Gilliam remains a fascinating filmmaker, a storyteller with the ability to amaze. A spectacle, worth the price of admission alone, he melds together the streamlined modern London urban-scapes with the old-time production design of the Parnassus carriage and the CGI wonderlands beyond the mirror.

Johnny Depp, who portrays Tony in his first visit into the imaginarium, is simply wonderful. Tapping into his well versed repertoire of character acting, this is hands down the best scene of the film. Successfully seducing excited lady-shoppers in a Louis Vuitton paradise of oversized shoes and handbags, who could resist?

Depp's hypnotising and sexually alluring sequence pauses momentarily delving into a speech obviously added later as a tribute to Ledger. Dwelling on forever-young celebrities such as James Dean and Princess Diana, Depp convinces his lady friend that the public hold eternal reverence to the memories of those who pass early, like "gods".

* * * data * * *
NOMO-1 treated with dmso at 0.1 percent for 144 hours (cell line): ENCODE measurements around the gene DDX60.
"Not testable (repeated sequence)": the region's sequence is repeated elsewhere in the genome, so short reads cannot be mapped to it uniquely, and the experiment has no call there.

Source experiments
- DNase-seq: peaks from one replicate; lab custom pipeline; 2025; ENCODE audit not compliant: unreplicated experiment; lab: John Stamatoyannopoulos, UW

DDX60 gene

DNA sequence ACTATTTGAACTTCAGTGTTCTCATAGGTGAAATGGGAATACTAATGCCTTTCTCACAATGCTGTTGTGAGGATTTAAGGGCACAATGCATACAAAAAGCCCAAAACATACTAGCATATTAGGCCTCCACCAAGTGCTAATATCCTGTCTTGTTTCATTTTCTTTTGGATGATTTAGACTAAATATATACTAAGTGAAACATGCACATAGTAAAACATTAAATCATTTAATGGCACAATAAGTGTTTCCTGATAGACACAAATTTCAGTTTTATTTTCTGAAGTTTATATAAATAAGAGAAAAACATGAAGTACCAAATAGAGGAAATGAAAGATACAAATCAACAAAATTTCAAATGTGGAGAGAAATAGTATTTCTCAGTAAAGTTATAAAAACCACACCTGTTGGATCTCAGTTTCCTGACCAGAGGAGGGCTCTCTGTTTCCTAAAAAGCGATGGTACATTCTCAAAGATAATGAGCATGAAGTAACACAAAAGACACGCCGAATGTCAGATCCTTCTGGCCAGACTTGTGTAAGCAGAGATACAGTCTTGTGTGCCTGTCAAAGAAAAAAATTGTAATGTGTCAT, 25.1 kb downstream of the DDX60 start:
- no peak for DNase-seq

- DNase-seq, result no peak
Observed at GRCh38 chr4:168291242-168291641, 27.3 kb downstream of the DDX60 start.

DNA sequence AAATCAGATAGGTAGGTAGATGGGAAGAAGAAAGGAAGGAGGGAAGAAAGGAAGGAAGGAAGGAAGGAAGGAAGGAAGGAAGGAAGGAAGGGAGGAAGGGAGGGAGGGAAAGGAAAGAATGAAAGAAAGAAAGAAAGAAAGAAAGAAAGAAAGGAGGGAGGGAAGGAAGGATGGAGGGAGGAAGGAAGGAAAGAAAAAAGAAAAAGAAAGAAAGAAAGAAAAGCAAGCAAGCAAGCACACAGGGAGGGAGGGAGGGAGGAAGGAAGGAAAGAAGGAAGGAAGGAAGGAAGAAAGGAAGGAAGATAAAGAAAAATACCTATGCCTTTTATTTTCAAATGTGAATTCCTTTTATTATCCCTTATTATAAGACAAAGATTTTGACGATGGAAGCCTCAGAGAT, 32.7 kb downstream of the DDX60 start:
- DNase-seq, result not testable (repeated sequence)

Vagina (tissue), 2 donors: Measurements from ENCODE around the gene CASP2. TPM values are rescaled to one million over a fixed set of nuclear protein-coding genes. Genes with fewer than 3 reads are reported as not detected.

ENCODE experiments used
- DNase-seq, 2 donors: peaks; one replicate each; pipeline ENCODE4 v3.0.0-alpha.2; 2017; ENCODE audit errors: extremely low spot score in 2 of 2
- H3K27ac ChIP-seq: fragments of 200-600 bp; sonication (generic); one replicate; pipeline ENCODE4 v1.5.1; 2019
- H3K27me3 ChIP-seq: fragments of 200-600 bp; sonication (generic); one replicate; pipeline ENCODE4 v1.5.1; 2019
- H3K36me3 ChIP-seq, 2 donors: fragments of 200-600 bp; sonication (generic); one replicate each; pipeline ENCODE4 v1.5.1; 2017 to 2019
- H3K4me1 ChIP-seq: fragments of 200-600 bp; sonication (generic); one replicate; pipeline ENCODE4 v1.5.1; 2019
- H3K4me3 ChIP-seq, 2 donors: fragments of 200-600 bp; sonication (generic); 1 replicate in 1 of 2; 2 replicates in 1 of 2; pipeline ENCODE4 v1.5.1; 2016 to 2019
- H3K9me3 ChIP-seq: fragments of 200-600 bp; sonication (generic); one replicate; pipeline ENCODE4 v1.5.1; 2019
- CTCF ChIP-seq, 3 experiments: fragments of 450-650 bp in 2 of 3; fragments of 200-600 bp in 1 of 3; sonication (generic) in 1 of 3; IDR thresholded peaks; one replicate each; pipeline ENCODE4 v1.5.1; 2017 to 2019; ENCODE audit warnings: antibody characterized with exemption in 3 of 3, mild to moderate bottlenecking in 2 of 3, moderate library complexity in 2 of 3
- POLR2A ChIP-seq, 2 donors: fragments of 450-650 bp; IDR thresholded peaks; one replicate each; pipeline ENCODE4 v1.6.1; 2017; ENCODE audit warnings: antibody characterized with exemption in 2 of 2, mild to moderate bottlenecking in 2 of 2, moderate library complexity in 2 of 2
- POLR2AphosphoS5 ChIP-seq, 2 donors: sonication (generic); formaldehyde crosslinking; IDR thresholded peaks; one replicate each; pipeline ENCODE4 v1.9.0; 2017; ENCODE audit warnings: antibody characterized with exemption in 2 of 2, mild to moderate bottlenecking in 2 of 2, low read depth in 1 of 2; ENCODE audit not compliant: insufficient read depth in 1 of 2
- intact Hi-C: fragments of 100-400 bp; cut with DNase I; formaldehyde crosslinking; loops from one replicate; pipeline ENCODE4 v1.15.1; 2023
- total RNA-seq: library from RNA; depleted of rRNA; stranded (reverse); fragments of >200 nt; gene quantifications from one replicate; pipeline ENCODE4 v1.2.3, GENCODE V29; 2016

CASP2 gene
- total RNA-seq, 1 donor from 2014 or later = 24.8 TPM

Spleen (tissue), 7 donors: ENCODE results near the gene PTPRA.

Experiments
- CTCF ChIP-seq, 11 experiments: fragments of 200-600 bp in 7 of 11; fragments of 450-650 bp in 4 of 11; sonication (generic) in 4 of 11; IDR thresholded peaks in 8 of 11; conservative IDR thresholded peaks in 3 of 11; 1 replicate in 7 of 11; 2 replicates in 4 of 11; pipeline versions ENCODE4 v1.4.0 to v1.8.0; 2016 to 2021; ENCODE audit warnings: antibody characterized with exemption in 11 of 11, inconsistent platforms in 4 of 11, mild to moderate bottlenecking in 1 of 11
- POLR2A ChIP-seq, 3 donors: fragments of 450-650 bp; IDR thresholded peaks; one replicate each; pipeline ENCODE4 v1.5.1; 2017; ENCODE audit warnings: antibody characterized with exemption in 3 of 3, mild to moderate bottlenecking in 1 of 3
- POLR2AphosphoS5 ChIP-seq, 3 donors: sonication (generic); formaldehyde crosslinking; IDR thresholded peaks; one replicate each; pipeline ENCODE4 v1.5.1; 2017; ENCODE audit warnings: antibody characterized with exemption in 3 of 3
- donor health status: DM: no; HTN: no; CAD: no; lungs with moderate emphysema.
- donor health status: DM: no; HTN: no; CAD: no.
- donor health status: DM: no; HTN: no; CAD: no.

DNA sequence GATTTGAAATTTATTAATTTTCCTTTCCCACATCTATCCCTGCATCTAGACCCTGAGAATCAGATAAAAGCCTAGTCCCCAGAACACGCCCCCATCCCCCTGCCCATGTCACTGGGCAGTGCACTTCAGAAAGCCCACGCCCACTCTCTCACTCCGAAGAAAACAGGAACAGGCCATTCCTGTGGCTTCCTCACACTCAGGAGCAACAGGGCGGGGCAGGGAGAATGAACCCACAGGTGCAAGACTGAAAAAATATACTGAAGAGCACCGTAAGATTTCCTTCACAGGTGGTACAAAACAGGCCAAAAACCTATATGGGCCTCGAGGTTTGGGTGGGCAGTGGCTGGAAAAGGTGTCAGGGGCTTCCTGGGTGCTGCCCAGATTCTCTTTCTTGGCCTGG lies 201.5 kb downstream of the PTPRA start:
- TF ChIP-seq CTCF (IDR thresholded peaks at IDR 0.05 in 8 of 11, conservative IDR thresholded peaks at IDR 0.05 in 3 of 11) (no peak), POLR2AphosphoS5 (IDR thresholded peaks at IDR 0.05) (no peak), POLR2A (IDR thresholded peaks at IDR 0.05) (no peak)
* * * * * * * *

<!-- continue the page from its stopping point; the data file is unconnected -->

Law's and Farrell's respective entrance into the imaginarium lacks the same eccentric flair and poignancy, giving the impression that it was time for things to wrap, even if anticlimactic.

The Verdict: Ledgers final performance will inevitably be scrutinised, discussed, picked over and dismissed as not his finest work. Sadly this is true. Not to be taken as his legacy, The Imaginarium does feel as though it was made from his first takes and is simply not at the same level as his Oscar winning performance as The Joker in Dark Knight.

Nonetheless, this moving tribute is a compelling feat completed by men, of who held their colleague in great esteem and very clearly cared.

Published : The Queanbeyan Age
Date of Publication : 06.11.2009